SAN ANTONIO – Ret. U.S. Air Force Lt. Col. Glenda Rast spent her Monday volunteering for the Bulverde Spring Branch Angels, picking up Christmas presents for local kids.
Though retired, she fills her days with volunteer work.
“With the Alzheimer’s Association as a community educator. With my Kiwanis Club, we do a Stuff the Bus once a year. February, we do a big diaper and baby wipe drive, and I will help Salvation Army ring the bell,” Rast said.
Researchers say older adults should follow her lead.
New research presented at this year’s Alzheimer’s Association International Conference found volunteering later in life may protect the brain against cognitive decline and dementia.
Those who volunteered several times per week had the highest levels of executive function. The research also showed better memory and executive function among those who volunteered.
“(This has) a personal connection because my father had dementia when he died. My mother-in-law right now is suffering from the disease,” Rast said.
Rast is also a retired audiologist and watched many of her patients suffer.
“I think Ronald Reagan called it the long goodbye,” she said.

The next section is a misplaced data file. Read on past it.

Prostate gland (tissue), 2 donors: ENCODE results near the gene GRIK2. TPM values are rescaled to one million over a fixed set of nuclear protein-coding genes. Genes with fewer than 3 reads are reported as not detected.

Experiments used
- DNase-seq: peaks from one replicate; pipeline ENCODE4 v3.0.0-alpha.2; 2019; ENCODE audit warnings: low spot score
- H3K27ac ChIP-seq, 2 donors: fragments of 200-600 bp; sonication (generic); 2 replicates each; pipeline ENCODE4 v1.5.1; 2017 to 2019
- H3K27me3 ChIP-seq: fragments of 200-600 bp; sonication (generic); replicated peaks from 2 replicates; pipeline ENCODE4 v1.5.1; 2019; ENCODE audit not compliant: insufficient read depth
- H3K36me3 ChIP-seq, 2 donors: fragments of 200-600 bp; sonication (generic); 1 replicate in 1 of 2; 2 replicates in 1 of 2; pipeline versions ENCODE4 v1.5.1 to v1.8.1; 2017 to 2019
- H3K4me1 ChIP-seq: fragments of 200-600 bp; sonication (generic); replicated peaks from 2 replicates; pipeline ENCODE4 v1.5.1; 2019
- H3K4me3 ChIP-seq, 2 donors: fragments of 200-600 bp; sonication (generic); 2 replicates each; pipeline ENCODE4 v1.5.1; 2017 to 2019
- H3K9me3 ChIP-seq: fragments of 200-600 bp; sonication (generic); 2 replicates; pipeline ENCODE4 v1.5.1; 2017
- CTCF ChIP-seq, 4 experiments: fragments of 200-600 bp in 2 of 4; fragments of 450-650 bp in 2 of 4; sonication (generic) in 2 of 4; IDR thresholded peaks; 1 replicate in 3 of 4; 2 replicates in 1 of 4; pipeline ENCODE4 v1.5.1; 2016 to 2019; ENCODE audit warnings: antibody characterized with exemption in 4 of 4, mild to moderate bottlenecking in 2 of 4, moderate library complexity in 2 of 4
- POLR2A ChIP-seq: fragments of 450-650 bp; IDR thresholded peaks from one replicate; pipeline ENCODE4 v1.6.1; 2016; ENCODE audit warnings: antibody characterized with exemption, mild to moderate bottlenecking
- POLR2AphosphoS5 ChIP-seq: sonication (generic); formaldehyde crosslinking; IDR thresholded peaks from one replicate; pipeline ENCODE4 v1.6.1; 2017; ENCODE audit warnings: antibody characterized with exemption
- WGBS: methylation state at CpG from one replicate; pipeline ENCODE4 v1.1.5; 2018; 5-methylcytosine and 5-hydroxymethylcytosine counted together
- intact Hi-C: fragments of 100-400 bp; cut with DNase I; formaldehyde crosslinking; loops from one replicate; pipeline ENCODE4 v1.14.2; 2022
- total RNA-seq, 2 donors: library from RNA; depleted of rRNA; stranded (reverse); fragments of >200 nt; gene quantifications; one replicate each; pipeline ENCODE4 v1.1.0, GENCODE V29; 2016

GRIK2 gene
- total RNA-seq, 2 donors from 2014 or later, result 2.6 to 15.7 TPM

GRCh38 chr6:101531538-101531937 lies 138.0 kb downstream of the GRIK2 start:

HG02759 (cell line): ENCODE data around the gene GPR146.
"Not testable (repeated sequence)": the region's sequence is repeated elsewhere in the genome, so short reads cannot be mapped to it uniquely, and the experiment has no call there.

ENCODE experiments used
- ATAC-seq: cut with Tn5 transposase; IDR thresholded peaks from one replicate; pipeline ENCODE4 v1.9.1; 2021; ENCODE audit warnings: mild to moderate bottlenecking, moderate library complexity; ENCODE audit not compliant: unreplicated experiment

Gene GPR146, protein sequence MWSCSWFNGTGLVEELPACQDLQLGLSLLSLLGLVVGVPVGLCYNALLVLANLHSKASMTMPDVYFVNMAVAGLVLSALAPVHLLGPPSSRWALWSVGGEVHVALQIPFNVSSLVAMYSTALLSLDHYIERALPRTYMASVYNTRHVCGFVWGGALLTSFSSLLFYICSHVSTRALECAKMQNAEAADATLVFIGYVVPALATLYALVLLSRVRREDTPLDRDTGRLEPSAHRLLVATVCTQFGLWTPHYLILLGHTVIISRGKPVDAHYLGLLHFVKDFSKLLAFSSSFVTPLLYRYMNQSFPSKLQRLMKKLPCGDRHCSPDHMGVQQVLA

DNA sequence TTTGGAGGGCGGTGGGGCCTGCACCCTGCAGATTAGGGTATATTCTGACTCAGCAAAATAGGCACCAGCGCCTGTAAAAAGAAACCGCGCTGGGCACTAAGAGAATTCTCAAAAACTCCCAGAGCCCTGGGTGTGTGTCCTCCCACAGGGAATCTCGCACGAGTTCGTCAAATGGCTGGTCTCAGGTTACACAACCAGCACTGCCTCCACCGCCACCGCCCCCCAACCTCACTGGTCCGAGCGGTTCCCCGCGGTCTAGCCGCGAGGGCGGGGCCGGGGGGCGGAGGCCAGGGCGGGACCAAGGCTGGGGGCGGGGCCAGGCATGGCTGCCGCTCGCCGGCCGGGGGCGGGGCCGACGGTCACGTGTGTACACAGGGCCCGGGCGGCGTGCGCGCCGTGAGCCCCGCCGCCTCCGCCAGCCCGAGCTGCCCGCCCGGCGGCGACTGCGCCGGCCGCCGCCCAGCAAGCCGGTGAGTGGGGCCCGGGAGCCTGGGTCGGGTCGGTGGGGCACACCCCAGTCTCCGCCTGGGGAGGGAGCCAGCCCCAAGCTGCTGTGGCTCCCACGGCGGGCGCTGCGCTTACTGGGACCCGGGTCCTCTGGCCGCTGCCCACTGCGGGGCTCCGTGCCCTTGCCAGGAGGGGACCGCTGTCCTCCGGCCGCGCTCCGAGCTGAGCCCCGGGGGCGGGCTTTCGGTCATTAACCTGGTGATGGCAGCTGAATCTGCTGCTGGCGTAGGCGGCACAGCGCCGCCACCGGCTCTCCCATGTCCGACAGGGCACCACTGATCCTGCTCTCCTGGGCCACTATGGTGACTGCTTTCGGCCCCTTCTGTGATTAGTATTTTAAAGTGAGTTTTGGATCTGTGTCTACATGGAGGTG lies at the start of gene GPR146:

That’s why she’s glad to know new research shows families how to potentially postpone that decline.
“Staying socially active is an important part of mental health, which obviously would impact folks’ ability to maintain cognitive function,” said Greg Sciuto, executive director of the Alzheimer’s Association of San Antonio/South Texas.
Sciuto said volunteering involves physical activity and social interaction, stimulating and protecting the brain.
“It also benefits the caregiver by being socially active, getting outside of the house, and staying connected to folks. It’s really an important thing,” Sciuto said.
Rast’s heart lifts as she collects the Christmas presents, knowing similar actions could be staving off dementia for others.
“I’m happier when I’m volunteering because I’m giving back,” she said.
Rast and Sciuto said there are many ways to volunteer for dementia patients who are less physically and mentally capable.
“Sharing your story is a great way to volunteer with the Alzheimer’s Association to help reduce stigma,” Sciuto said.
Even taking part in clinical trials is a way to volunteer. Visits and tests create social interaction, and the results could save the lives of other patients down the line.
To find out more ways to volunteer, head to the Alzheimer’s Association website or call 800-272-3900.